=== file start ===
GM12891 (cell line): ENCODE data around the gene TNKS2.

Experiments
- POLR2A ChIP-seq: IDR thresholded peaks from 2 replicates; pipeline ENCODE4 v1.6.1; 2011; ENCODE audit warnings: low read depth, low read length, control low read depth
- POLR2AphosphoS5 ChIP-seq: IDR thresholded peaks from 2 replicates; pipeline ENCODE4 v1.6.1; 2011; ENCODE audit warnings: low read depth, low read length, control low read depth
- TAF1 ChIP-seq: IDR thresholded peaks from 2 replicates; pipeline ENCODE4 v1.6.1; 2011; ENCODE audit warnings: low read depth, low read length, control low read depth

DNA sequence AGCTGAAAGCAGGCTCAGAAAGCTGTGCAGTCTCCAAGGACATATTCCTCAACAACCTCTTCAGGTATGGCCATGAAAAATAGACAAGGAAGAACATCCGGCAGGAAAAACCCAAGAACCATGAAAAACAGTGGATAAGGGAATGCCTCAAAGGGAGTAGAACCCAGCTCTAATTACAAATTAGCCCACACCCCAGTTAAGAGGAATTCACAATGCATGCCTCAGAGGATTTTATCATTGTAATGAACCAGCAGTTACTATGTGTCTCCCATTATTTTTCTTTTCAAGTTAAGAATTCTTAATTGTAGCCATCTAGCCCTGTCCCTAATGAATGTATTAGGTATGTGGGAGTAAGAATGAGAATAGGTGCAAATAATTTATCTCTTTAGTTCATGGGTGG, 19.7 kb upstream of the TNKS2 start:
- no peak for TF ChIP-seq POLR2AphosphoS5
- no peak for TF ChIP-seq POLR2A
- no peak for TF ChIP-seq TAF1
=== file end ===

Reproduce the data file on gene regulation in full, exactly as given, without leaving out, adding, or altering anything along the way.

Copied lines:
GM12891 (cell line): ENCODE data around the gene TNKS2.

Experiments
- POLR2A ChIP-seq: IDR thresholded peaks from 2 replicates; pipeline ENCODE4 v1.6.1; 2011; ENCODE audit warnings: low read depth, low read length, control low read depth
- POLR2AphosphoS5 ChIP-seq: IDR thresholded peaks from 2 replicates; pipeline ENCODE4 v1.6.1; 2011; ENCODE audit warnings: low read depth, low read length, control low read depth
- TAF1 ChIP-seq: IDR thresholded peaks from 2 replicates; pipeline ENCODE4 v1.6.1; 2011; ENCODE audit warnings: low read depth, low read length, control low read depth

DNA sequence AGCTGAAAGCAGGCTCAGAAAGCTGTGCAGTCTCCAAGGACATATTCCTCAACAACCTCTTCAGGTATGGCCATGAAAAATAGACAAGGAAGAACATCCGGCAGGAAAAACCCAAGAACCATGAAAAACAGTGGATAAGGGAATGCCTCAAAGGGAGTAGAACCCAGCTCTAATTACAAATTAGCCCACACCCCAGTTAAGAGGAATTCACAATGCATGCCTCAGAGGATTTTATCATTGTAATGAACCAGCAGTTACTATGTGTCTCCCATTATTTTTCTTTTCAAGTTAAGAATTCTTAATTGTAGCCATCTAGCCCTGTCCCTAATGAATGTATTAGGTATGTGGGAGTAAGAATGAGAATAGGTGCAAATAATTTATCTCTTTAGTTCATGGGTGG, 19.7 kb upstream of the TNKS2 start:
- no peak for TF ChIP-seq POLR2AphosphoS5
- no peak for TF ChIP-seq POLR2A
- no peak for TF ChIP-seq TAF1